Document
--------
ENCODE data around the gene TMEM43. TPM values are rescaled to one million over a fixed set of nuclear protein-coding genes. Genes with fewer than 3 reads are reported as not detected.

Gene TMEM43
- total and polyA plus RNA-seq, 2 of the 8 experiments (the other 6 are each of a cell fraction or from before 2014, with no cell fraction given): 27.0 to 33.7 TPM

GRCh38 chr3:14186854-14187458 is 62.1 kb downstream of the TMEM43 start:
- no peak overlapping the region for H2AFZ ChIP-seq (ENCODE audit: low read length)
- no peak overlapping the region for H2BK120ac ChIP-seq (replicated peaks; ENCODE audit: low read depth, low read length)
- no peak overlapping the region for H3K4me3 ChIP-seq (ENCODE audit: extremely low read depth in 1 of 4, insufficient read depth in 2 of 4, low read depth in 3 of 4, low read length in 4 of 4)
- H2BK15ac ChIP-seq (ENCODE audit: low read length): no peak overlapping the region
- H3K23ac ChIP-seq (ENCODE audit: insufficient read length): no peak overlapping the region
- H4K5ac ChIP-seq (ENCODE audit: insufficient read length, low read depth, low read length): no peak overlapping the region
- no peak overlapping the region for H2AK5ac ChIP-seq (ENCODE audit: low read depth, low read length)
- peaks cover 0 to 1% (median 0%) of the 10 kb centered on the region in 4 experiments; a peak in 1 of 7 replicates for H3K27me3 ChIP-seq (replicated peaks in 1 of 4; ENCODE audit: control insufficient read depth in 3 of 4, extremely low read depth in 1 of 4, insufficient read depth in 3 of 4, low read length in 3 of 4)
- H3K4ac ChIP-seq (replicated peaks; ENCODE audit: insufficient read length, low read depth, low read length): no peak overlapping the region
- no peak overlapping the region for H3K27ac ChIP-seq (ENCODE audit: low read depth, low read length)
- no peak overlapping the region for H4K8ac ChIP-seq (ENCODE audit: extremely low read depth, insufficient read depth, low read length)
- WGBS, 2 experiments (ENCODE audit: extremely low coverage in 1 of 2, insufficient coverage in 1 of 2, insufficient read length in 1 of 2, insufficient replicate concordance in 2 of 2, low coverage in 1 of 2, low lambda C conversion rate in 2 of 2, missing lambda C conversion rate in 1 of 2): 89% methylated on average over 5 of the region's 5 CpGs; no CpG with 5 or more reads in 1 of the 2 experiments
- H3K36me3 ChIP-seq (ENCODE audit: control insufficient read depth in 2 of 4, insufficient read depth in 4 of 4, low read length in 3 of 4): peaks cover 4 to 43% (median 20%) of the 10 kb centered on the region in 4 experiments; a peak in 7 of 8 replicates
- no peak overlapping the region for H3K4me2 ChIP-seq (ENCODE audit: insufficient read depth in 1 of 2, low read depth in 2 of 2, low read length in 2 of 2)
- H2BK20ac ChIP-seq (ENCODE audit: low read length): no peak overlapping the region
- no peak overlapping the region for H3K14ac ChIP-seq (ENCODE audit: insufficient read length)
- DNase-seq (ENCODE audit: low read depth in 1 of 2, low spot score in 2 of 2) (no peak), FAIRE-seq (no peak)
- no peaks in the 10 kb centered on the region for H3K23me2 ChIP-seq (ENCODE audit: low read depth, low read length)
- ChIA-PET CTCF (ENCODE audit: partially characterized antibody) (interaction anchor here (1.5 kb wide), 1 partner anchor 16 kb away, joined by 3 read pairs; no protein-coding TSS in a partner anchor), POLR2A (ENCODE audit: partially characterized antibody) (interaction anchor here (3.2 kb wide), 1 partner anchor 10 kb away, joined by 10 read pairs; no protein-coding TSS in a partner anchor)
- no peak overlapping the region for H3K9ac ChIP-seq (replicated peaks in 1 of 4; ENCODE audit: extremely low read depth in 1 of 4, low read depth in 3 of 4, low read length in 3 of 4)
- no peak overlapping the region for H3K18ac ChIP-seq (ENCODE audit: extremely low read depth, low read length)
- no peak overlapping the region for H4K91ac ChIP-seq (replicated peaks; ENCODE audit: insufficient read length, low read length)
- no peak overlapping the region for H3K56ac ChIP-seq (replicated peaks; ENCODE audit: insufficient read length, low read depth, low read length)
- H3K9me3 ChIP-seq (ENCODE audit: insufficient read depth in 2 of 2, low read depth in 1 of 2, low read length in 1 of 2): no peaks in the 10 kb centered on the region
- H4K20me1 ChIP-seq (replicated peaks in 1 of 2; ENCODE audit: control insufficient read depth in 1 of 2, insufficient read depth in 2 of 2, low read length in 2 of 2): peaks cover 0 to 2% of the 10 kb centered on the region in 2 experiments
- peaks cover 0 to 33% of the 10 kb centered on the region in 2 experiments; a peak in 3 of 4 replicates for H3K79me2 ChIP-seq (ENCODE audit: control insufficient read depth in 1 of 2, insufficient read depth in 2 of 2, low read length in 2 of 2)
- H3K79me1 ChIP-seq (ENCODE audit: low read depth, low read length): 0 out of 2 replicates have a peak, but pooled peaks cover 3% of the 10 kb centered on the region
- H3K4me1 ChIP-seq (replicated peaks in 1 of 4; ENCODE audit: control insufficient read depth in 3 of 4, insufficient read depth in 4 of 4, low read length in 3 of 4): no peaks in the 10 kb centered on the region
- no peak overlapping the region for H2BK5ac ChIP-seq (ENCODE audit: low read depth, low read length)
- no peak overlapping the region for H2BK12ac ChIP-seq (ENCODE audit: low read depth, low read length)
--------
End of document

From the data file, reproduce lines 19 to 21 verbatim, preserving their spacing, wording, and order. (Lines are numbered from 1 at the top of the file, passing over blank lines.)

- H2BK20ac ChIP-seq (ENCODE audit: low read length): no peak overlapping the region
- no peak overlapping the region for H3K14ac ChIP-seq (ENCODE audit: insufficient read length)
- DNase-seq (ENCODE audit: low read depth in 1 of 2, low spot score in 2 of 2) (no peak), FAIRE-seq (no peak)